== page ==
Joba Chamberlain is not as bad as he was back in June and July when everyone was screaming for him to be traded or to be sent down to the minors. But he still hasn't regained his old form. All in all, the Yankees really don't have a reliable set-up man this year, and it shows.
Aside from Mariano Rivera, the Yankees' bullpen has gone from being one of the best in 2009, full of young talent and zest, to being a weakness. David Robertson has improved after a tough start and is probably the Yankees' best middle-relief man, and that isn't saying much. Boone Logan has a good fastball, but nothing else. Alfredo Aceves is missing, and so is Phil Coke. Oh, and Damaso Marte is hurt.
It seemed like once every week the Yankees would lose games in the 7th or 8th inning after being ahead, the biggest reason why the Yankees have less walk-offs this year than they do last year. This problem has lessened now, but those games will show at the end of the season. Chamberlain was usually the biggest culprit, but everyone has to take some of the blame.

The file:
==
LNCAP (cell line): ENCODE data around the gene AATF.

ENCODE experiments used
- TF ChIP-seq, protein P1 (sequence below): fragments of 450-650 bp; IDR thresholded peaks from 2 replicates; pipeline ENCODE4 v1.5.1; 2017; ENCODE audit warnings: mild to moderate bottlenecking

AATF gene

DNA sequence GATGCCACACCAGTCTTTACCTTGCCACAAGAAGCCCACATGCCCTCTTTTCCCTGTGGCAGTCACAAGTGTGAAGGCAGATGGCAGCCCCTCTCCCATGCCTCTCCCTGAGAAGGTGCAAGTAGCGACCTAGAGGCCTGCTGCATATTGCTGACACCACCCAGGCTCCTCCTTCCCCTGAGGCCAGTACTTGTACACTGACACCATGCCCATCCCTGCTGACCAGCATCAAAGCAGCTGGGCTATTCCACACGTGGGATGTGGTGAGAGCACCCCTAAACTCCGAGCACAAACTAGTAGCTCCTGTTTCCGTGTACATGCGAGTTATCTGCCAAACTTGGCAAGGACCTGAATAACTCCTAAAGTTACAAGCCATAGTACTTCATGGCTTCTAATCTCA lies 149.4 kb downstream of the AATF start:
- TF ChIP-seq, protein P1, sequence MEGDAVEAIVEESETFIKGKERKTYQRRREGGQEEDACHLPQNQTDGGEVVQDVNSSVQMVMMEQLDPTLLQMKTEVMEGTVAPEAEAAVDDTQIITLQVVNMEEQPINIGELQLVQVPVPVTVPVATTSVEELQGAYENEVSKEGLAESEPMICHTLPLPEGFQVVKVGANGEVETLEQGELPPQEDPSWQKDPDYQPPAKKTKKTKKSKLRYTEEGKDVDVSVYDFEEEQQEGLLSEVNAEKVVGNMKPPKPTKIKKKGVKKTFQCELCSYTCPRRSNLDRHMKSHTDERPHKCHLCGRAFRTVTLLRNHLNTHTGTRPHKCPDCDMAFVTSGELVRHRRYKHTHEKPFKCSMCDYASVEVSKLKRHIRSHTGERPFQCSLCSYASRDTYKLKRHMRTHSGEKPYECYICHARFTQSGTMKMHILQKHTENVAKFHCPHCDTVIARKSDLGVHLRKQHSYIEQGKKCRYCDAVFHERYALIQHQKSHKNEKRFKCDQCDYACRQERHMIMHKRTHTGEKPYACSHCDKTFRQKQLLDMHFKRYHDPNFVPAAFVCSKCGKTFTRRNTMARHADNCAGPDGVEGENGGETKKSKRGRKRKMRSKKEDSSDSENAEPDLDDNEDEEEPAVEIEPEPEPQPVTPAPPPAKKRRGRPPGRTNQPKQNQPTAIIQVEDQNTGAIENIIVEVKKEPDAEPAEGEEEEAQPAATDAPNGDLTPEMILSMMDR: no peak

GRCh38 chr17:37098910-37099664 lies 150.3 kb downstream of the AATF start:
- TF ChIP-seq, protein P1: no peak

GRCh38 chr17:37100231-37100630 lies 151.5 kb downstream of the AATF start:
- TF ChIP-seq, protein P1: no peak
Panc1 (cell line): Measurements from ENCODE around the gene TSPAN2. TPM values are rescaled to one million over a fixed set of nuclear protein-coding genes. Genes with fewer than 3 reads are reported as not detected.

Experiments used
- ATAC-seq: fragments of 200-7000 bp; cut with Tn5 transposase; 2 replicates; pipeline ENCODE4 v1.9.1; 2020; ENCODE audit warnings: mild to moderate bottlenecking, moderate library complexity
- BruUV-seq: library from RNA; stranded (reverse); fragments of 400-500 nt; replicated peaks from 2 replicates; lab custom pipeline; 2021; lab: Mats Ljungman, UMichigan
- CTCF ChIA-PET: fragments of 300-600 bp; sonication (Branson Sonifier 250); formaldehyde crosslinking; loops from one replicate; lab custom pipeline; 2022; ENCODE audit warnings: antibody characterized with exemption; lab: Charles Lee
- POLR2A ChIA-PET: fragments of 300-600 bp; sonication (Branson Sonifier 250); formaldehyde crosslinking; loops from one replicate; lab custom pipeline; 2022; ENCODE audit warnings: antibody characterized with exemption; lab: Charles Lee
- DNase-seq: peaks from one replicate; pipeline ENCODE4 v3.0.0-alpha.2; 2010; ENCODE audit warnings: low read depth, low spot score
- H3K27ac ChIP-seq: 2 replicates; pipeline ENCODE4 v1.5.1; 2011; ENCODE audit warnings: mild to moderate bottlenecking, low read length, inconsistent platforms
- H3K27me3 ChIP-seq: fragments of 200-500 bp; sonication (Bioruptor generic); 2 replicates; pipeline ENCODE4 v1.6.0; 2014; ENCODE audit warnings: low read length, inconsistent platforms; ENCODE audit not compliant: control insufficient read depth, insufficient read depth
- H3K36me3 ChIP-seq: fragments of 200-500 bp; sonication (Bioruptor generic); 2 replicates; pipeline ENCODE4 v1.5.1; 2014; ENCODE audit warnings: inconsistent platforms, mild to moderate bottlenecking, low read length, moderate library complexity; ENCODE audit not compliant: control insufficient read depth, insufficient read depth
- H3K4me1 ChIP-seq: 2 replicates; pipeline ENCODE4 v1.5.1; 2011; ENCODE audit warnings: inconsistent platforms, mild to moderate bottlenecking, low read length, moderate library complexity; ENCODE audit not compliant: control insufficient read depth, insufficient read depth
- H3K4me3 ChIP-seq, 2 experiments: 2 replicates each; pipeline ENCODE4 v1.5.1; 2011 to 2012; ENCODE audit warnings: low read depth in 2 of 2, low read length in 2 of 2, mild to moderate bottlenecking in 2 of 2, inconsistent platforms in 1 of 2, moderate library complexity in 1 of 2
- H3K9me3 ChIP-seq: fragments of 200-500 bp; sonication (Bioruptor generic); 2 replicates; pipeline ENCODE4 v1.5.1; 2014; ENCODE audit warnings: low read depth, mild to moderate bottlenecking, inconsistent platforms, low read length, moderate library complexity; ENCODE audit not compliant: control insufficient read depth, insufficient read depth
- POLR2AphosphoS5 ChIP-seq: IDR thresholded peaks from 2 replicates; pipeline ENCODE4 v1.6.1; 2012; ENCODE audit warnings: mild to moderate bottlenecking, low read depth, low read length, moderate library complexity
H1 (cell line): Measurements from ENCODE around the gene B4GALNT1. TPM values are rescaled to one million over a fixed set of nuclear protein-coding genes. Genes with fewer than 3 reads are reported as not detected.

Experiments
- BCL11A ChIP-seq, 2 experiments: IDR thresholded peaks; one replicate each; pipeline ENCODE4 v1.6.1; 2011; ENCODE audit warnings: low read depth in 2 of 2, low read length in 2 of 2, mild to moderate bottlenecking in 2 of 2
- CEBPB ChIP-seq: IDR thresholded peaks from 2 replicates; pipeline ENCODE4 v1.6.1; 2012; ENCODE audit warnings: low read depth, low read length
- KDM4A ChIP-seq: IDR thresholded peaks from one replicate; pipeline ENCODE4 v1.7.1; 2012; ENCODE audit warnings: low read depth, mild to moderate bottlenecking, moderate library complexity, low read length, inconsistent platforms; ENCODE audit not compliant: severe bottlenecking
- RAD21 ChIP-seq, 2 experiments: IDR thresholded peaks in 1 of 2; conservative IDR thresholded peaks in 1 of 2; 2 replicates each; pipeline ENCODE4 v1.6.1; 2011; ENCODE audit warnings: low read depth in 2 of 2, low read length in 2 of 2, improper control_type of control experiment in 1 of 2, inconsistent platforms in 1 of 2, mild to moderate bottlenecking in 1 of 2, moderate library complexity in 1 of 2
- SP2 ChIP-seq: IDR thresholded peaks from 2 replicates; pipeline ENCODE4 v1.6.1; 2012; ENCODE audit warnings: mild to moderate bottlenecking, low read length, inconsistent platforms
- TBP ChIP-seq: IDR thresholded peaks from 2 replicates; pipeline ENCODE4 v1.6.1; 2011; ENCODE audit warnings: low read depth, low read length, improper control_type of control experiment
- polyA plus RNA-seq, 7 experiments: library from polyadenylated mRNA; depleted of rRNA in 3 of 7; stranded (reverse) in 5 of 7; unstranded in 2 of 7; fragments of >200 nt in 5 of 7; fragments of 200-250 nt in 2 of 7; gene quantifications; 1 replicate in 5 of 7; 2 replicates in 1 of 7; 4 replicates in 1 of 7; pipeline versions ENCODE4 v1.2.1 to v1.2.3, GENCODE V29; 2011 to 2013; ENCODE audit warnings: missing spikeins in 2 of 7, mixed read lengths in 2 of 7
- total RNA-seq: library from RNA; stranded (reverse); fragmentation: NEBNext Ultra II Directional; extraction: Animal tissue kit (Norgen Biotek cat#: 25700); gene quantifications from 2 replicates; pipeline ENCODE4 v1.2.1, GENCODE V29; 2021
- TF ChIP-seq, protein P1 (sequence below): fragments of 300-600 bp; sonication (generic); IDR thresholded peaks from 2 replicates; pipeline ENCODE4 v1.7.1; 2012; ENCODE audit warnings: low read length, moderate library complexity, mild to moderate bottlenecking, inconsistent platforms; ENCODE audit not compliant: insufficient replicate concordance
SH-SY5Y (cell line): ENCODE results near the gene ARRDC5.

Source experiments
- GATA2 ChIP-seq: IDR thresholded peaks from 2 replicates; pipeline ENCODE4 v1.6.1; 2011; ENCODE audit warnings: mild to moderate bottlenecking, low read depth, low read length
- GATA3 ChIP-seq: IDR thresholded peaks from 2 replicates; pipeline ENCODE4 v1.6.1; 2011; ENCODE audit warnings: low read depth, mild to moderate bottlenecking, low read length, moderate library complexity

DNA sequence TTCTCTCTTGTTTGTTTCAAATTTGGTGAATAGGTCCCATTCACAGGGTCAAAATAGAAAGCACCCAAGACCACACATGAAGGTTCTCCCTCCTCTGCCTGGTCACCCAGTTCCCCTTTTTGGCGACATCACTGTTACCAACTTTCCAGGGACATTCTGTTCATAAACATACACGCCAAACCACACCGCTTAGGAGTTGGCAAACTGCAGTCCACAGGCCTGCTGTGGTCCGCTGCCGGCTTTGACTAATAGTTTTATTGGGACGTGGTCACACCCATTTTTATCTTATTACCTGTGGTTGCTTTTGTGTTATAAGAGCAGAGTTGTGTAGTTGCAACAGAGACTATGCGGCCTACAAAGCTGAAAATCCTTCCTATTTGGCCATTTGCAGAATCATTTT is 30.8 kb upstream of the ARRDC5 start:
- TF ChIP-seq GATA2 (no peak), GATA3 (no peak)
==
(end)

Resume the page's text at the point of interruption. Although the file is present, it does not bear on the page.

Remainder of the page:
Again, the bullpen has improved lately. But...eh...it still ain't great. And in the postseason, in those close, tight games when the bullpen decides fortunes, it won't be pretty.
The Rays Have Gotten Better
It was nice last year when the Yankees could walk over the weakened Rays and think nothing of it, right? How about now, when the Yankees have a losing record against a team that is young, that runs, that has a closer with more saves than Mariano Rivera, and that has a stronger rotation with less injuries? Not good.
Injuries hurt the Rays in 2009. They lost star Evan Longoria and slugger Carlos Pena in the same year. The Rays have sustained far less injuries this year and they're running more too. Perhaps this is a good thing for the future (it is rumored that Crawford, the Rays' best base-stealer, may come to the Yankees next season), but for now, it's a problem.